Water is the largest single component of the human body, including your brain, and it is essential for life. Generally speaking, people can only survive about a week without water. However, a lot depends on the weather conditions, your level of body fat and your general health status. Being in hot climates, being obese or sick can reduce the amount of time you can survive without water.
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Length of Time
Humans cannot survive without water. Because your body can't store it, you must replace the fluid you lose on a daily basis. You need water and other fluids to support functions such as excretion of waste materials and evaporation from your lungs and skin. The U.S. Geological Survey estimates that the average human can survive only a week without water. But exact recommendations about how much water you need are based on a number of other conditions.
Temperature, humidity level and altitude are some factors that can play into how long you can survive without water. For example, hot and humid conditions can make you sweat more, creating fluid loss that requires you to take in additional fluids to keep your body functioning optimally. In addition, being higher than 8,200 feet often results in more frequent urination and faster breathing, which uses up more of your body water.
Age, Body Fat and Gender
How long you can survive without water also depends on how much total body water content you have. Total body water varies by age, gender and body fat. Men's bodies are composed of about 60 percent water, and women's bodies are composed of about 55 percent. Babies' bodies are composed of about 78 percent water. The higher your body fat, the less the percentage of fluid you have. The less body water you have, the less time you can survive without water.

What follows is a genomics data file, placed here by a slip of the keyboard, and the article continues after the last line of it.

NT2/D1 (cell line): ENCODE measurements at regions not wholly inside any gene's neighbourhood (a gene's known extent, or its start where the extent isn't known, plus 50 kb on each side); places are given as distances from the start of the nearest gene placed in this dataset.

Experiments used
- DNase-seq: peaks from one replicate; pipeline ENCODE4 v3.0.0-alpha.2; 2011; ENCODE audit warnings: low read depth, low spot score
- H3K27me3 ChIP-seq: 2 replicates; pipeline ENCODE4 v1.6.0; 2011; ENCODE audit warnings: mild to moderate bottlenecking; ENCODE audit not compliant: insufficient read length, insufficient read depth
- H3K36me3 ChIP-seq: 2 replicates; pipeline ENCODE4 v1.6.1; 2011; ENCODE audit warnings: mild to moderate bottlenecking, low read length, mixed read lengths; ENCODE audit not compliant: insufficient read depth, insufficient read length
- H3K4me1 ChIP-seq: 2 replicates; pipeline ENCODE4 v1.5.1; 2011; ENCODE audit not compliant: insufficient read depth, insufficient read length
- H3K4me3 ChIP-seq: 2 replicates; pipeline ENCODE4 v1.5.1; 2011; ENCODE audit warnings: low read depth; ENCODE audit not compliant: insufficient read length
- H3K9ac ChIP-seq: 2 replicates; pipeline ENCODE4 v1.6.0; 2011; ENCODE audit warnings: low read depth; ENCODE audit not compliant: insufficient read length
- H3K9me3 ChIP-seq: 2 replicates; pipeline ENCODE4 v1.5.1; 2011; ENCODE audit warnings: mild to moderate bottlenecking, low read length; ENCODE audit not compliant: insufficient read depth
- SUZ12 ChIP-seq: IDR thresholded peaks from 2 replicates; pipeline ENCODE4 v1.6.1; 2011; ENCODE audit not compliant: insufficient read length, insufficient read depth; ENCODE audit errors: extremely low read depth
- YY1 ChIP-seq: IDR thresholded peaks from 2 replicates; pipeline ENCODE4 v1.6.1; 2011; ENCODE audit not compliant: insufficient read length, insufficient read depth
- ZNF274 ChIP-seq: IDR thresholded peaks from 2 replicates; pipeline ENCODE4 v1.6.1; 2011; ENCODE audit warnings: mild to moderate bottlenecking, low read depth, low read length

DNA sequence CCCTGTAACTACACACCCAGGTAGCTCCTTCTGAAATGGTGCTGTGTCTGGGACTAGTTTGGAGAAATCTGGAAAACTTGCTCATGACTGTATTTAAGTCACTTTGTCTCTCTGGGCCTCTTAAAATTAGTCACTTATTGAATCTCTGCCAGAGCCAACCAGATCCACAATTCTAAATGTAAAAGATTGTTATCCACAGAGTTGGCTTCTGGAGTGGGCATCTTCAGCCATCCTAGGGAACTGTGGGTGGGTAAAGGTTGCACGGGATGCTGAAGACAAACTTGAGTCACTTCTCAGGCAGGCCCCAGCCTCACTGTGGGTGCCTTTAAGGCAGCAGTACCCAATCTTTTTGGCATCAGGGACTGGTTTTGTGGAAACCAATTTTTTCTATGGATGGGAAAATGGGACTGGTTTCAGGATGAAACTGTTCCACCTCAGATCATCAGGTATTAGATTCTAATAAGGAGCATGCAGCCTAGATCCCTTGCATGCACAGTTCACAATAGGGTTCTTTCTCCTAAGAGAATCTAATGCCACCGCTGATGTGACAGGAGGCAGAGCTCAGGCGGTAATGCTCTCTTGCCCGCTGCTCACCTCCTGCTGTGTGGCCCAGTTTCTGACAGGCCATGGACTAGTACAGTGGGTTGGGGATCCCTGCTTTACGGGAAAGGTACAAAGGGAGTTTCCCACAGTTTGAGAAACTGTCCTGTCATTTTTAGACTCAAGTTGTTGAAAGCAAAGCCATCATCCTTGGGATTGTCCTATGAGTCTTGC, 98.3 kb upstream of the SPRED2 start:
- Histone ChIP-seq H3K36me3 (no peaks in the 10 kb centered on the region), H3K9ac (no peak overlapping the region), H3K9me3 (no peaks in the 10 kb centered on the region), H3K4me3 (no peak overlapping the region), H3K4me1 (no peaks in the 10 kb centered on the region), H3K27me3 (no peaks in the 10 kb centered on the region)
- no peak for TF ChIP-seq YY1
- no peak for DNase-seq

General Health Status
Illness, such as fever, diarrhea and vomiting, can cause you to lose additional fluids. In addition, taking certain medications -- especially diuretics -- can also exacerbate fluid loss. Being sick can limit the amount of time your body can function properly without replacing lost fluids. On the other hand, engaging in a great deal of physical activity or exercise, even walking long distances because of famine, can increase the amount of water you need to survive.
Water Intake Recommendations
The Institute of Medicine states that most adult men need about 3.7 liters of water daily and women 2.7 liters. Water is best, but you can meet some of your water intake needs through other kinds of fluids as well as foods that have a high moisture content. Toddlers up to age 3 years, need about 1.3 liters daily, and between ages 4 and 8, roughly 1.7 liters is considered adequate intake. Boys between the ages of 9 and 18 need between 2.4 and 3.3 liters daily; girls in that age range need between 2.1 and 2.3 liters. Pregnant and nursing moms need 3 and 3.8 liters, respectively.
REFERENCES & RESOURCES
- American Journal of Clinical Nutrition: Intakes of Plain Water, Moisture in Foods And Beverages, and Total Water in the Adult U.S. Population ... ; Ashima K. Kant, et al.
- Institute of Medicine Food and Nutrition Board: Dietary Reference Intakes for Water, Potassium, Sodium, Chloride and Sulfate
- USDA Center for Nutrition Policy and Promotion: More Than One in Three Older Americans May Not Drink Enough Water
- Journal of The Royal College of General Practitioners: Survival
- U.S. Geological Survey: USGS Water Facts Quiz
- The USGS Water Science School: The Water in You
- Institute of Medicine: Dietary Reference Intakes: Electrolytes and Water
- U.S. Geological Survey: Report on Feedback from Science Advisory Group
- Encyclopedia of Nursing & Allied Health: Dehydration